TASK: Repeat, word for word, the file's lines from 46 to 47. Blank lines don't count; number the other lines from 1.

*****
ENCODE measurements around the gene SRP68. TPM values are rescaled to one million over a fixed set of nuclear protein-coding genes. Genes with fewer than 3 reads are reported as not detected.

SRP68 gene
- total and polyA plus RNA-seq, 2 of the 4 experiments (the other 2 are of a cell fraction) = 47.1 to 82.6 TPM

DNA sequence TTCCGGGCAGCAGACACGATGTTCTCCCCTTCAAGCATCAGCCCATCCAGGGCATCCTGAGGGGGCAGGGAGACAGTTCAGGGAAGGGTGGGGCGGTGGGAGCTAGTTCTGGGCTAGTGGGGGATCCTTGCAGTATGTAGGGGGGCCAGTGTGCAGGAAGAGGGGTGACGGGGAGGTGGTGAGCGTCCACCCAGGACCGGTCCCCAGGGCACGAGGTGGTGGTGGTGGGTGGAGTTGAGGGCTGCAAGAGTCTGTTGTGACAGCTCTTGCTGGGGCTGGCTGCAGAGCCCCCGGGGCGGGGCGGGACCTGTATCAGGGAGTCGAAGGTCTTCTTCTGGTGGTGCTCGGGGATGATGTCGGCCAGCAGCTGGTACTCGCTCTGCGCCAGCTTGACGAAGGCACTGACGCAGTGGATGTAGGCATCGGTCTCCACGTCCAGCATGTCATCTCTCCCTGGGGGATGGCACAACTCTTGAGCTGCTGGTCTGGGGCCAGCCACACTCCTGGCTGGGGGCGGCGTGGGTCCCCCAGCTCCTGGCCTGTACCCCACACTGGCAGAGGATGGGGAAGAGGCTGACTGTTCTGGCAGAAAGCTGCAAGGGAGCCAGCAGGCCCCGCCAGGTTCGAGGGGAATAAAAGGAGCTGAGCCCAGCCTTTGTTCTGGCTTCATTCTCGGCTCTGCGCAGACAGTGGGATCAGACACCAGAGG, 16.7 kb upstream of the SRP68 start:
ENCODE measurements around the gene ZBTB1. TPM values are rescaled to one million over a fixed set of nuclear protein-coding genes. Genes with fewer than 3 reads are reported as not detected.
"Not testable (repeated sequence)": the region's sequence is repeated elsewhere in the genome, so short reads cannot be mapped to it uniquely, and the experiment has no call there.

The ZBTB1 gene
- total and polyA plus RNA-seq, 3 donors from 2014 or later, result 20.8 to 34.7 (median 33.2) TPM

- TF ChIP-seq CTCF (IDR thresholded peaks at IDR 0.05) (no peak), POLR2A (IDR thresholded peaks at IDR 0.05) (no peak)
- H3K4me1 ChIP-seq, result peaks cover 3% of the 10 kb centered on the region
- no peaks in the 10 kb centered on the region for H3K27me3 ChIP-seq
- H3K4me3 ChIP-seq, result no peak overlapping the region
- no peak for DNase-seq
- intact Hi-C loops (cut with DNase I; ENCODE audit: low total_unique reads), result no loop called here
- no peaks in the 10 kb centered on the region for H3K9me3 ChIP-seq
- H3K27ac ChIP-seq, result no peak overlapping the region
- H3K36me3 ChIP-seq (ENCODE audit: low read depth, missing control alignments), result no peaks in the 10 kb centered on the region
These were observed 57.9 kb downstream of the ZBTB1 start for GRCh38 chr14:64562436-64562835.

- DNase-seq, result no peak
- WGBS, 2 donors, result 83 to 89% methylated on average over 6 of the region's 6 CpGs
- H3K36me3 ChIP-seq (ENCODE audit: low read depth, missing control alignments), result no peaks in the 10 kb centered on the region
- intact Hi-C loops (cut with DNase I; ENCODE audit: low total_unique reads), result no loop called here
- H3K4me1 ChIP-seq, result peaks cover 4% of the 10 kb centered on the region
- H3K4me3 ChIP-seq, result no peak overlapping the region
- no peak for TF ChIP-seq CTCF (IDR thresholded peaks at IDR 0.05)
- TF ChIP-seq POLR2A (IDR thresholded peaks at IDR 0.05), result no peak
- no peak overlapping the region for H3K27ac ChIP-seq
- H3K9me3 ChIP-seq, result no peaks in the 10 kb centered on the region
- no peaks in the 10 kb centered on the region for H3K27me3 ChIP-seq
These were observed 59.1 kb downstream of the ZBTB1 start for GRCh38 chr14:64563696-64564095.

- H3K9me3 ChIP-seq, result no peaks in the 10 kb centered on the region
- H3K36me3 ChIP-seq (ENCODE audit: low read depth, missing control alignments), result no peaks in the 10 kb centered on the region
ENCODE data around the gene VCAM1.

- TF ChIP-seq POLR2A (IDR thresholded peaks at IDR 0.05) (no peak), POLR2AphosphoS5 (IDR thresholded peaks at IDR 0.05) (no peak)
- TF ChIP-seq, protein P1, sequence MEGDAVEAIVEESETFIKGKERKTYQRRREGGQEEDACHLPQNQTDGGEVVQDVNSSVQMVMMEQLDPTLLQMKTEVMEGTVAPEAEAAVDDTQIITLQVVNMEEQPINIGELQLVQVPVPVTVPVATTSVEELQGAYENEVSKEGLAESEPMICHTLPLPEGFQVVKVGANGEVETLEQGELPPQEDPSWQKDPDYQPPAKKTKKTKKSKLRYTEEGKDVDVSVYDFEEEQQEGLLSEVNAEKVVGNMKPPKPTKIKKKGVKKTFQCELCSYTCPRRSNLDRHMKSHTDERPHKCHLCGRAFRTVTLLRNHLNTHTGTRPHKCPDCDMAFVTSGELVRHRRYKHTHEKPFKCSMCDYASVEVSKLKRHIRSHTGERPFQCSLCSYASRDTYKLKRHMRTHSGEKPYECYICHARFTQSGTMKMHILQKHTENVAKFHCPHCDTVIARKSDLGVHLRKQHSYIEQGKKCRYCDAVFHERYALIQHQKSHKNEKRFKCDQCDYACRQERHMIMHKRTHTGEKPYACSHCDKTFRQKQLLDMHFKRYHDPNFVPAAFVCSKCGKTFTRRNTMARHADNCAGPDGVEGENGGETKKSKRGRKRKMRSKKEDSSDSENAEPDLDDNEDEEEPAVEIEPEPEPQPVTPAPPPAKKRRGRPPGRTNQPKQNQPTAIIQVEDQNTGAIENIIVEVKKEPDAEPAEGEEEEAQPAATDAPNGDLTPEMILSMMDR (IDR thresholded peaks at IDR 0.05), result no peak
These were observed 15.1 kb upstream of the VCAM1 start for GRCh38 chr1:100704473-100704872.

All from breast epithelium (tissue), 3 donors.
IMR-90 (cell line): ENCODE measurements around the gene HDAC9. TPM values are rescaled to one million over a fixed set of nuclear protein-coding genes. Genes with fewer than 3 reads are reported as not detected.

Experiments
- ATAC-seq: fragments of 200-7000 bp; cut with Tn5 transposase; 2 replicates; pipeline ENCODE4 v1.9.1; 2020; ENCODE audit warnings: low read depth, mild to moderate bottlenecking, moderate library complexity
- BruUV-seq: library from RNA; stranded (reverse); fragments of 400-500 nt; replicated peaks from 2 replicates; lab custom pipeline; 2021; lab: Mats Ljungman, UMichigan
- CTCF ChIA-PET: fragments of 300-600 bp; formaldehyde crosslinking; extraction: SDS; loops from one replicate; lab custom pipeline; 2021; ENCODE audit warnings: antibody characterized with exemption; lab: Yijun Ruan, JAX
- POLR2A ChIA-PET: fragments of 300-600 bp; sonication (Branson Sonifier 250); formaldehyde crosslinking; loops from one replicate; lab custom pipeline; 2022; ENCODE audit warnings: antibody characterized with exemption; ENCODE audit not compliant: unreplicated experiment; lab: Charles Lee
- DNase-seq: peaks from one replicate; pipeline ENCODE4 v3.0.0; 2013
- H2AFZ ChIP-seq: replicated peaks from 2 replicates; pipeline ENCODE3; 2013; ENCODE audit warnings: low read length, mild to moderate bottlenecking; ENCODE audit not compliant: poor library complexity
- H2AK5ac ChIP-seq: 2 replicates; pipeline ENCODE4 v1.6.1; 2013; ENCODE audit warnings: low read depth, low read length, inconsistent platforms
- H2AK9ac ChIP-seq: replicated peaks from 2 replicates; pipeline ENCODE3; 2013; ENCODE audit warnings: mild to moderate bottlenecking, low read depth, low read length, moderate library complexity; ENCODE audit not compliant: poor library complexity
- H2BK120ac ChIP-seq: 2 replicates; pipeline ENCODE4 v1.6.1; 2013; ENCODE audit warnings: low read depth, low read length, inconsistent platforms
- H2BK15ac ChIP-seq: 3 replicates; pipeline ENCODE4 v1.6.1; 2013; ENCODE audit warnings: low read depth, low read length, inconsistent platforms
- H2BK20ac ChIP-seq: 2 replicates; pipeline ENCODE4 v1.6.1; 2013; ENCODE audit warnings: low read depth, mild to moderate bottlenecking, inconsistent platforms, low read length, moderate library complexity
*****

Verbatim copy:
- H2AK5ac ChIP-seq: 2 replicates; pipeline ENCODE4 v1.6.1; 2013; ENCODE audit warnings: low read depth, low read length, inconsistent platforms
- H2AK9ac ChIP-seq: replicated peaks from 2 replicates; pipeline ENCODE3; 2013; ENCODE audit warnings: mild to moderate bottlenecking, low read depth, low read length, moderate library complexity; ENCODE audit not compliant: poor library complexity